scorecardAmerica has the technology to go cashless, but nobody trusts it enough to use it
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America has the technology to go cashless, but nobody trusts it enough to use it

America has the technology to go cashless, but nobody trusts it enough to use it
Finance5 min read
Moscow-based internet security giant Kaspersky has estimated that there are over 1,000 hackers in Russia specialising in financial crime    Rockstar Games

By one measure, Sweden already lives in the future: Only 2% of its transactions are still done by cash.

In four years, experts predict the use of debit cards and mobile payment apps will cause the rate to fall even further, to 0.5%. Sweden's central bank is even considering launching a digital currency.

You might think the US is equally high-tech, but in the land of innovation people still pay with cash about half the time.

How come?

What's stopping the US from going cashless

Despite all the American ingenuity that gave life to services like Apple Pay, Google Wallet, and Venmo - services that should make upcoming Black Friday shopping all the more convenient, sanitary, and cost-effective - Americans just can't seem to part with their paper cash.

The one thing cash does afford, however: physicality.

In Sweden, going cashless isn't a big deal because people largely trust their government and one another. In the US, online privacy concerns make people much more fearful about what happens to their money once it's digital.

"Americans trust their government much less than they do in Sweden," Gummi Oddsson, a cross-cultural sociologist, tells Business Insider.

According to PewResearch data, Americans' trust in their government has plummeted nearly every year since the mid-1960s. Through world wars and financial collapse, levels fell from a high of 77% in 1964 down to the current all-time low of 19%.

Swedes, meanwhile, have continued to stay trusting for decades.

"It's something that's shocking to most Americans," Susanna Le Forestier, a Sweden native and the head of the Events Unit at the Swedish Institute, tells Business Insider. "I wouldn't say I trust my bank 100%, but I'm not worried my money wouldn't be safe. I feel very safe."

russian hackers target banks

Agence France-Presse/Kirill Kudryavtsev

Online privacy is a top concern for most Americans

Few Americans share Le Forestier's level of comfort in going all-digital.

A 2014 survey found 71% of people said they worried about online privacy when doing online banking. It was the most common fear in the survey. Online shopping ranked as the second most common, at 57%. Together, they paint a picture of the US in which mobile-payment technology abounds, but so do insecurities that it will be misused.

"I'm a privacy advocate," serial entrepreneur Mike Catania tells Business Insider.

Catania runs the discount site Promotion Code. He says his work in the coupon business has made him "acutely aware" of how much data gets passed around behind the scenes between third parties, before getting sold to other companies.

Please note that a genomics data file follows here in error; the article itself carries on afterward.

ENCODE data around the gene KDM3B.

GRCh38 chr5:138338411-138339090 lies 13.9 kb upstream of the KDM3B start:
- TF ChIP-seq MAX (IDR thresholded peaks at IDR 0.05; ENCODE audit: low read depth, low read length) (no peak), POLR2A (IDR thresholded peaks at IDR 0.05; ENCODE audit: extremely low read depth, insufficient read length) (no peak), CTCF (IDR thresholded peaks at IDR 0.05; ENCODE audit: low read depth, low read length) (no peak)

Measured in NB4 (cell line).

Try explaining the concept of a "privacy advocate" to a Swede, however. According to Le Forestier, Swedes view new technology as something to celebrate, not shy away from.

"We're a country with a lot of early adopters," she says. "No one wants to admit that they're not using the latest technology."

Cash is here to stay (for awhile)

To be sure, cash is disappearing from US circulation, however slowly.

"What's going to happen is someday cash gets used less and less in the legal economy," Harvard economist Ken Rogoff, recently told Business Insider. Rogoff is the author of "The Curse of Cash," in which he argues getting rid of large bills would cut down on illegal activity in the underground economy.

Though, he says cash is getting phased out in general. "It's already the case," he says, "and that's just going to continue."


One of the clearest signs Americans are using less cash is the rise of mobile payments. Take Venmo, one of the fastest-growing apps of the last couple years after PayPal acquired it in 2013. It jumped from handling $7.5 billion last year to an anticipated $20 billion this year. Venmo's head of product Ben Mills says the company sees itself playing a "huge role" in the move toward a cashless economy.

One way to get there, Mill says, is to give users the ultimate sense of security. The way Venmo has done that is by making the payment app also feel like a social network. If you owe a friend $15 for sushi, for example, you can decide if you want to display the payment publicly or privately. Mills says this contributes to a crucial feeling of control.

"Having those kinds of features is important to us if we're going to be successful," he says.

Still, that $20 billion is only 0.17% of the $11.5 trillion American consumers will spend in 2016. Discrepancies of that magnitude have led to some less-than-optimistic predictions for a cashless future. One recent white paper from CardTronics declared that "a cashless society is a myth today and for the foreseeable future."

Looking toward an all-digital future

So the US may never reach Swedish levels of cash elimination - at least not for many years to come. But it's important to remember the American populace isn't just more panicky than Sweden's; it's also far more diverse and 33 times larger than Sweden. National phenomena take a bit longer to catch on.

Just look at the kind of experience Jackson Carpenter had when he spent 2012 and 2013 in Sweden as Mormon missionary.

"It wasn't unusual for people to look at you like you had crawfish crawling out of your nose if you handed them paper money," Carpenter tells Business Insider.

The US may be going the way of Sweden, but it's still decades away from crawfish.

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